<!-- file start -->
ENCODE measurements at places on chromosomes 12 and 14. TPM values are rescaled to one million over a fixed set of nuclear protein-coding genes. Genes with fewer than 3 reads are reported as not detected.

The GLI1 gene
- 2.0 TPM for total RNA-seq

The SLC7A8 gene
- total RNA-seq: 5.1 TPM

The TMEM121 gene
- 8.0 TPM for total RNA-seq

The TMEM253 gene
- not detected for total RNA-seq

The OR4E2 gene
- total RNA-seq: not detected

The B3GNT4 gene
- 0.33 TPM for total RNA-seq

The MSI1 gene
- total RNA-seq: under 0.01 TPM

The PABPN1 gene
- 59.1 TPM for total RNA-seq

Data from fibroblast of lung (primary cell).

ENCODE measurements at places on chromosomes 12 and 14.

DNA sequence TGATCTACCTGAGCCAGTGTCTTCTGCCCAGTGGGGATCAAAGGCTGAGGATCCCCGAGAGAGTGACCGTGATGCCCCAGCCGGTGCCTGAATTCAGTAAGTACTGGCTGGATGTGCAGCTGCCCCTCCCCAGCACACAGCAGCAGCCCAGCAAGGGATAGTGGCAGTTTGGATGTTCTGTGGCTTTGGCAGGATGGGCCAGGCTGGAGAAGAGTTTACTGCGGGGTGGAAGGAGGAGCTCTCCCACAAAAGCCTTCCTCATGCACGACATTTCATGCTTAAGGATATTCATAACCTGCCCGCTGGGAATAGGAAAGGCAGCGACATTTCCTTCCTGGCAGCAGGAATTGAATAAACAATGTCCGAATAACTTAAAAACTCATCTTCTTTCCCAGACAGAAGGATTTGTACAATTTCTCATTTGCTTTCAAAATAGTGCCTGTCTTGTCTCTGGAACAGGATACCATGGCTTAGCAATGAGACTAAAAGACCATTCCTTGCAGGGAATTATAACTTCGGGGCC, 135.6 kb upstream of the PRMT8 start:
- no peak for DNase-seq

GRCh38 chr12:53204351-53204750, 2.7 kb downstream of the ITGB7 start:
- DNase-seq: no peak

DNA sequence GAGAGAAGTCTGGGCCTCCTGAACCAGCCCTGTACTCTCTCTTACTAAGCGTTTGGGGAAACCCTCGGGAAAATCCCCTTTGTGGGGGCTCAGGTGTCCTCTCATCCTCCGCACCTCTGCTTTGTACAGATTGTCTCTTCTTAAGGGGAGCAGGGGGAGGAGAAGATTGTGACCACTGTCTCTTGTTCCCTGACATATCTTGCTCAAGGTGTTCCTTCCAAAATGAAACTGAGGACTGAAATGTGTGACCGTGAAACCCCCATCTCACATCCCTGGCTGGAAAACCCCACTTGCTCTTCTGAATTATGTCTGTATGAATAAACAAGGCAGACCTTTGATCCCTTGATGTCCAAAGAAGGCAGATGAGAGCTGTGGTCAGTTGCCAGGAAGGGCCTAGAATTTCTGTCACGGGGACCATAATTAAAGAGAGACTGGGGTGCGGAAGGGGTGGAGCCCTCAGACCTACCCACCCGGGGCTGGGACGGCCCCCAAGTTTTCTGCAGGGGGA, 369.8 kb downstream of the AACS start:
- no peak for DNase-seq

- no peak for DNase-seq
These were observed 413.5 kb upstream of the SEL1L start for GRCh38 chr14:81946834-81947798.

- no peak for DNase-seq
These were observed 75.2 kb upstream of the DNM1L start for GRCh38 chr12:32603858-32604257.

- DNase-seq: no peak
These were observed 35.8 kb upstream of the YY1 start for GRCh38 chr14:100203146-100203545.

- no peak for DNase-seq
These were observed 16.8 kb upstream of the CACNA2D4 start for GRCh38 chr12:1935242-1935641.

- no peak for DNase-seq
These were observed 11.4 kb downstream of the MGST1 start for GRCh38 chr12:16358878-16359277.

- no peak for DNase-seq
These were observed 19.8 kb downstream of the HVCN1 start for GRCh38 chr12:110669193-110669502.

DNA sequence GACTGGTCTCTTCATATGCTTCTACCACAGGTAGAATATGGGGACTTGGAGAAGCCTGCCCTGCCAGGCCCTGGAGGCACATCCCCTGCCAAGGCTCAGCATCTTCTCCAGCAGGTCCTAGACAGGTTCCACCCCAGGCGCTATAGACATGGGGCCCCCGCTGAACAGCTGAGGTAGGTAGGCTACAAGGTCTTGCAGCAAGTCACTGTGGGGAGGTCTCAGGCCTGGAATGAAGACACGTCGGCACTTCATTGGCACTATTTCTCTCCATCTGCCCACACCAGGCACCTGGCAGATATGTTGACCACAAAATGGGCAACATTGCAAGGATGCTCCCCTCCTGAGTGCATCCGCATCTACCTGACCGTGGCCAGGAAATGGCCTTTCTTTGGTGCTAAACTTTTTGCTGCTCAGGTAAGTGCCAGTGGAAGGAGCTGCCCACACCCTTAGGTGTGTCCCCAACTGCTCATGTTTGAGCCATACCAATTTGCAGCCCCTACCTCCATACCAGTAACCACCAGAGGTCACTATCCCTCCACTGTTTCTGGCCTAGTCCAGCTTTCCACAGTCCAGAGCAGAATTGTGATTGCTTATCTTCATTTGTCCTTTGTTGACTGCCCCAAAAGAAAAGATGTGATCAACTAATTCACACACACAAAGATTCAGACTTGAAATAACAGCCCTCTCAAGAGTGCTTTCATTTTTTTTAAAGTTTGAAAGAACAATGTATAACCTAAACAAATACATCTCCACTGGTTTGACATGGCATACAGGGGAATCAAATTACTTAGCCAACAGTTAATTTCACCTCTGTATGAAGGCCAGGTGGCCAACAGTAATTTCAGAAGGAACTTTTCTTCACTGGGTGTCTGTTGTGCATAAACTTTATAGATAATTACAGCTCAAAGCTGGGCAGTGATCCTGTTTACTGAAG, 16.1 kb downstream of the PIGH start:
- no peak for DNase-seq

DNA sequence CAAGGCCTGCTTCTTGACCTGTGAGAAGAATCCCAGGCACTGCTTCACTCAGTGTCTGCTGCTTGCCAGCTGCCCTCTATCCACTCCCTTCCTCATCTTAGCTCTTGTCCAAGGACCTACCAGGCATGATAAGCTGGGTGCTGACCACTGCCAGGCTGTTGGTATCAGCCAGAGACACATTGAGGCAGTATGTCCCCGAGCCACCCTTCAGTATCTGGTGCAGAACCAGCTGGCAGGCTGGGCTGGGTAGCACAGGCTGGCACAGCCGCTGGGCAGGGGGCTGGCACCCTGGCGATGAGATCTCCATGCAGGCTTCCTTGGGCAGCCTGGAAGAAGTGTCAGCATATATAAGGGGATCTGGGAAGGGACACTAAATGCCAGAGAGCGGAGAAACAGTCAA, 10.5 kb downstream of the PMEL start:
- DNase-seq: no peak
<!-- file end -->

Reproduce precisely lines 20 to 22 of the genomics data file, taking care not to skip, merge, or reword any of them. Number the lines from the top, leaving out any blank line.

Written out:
DNA sequence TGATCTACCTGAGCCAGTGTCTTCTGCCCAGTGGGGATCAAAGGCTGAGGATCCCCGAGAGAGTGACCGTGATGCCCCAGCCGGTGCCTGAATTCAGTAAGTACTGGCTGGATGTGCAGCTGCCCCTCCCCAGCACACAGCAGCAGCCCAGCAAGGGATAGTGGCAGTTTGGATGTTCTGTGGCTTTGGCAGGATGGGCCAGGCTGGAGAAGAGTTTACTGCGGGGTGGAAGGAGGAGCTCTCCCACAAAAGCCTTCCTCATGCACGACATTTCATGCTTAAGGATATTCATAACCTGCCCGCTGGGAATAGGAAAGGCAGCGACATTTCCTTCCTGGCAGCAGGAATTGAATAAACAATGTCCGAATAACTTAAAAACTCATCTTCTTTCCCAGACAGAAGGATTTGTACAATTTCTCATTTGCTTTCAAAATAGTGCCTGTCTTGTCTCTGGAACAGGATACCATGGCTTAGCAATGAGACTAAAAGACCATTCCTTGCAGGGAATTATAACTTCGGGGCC, 135.6 kb upstream of the PRMT8 start:
- no peak for DNase-seq

GRCh38 chr12:53204351-53204750, 2.7 kb downstream of the ITGB7 start: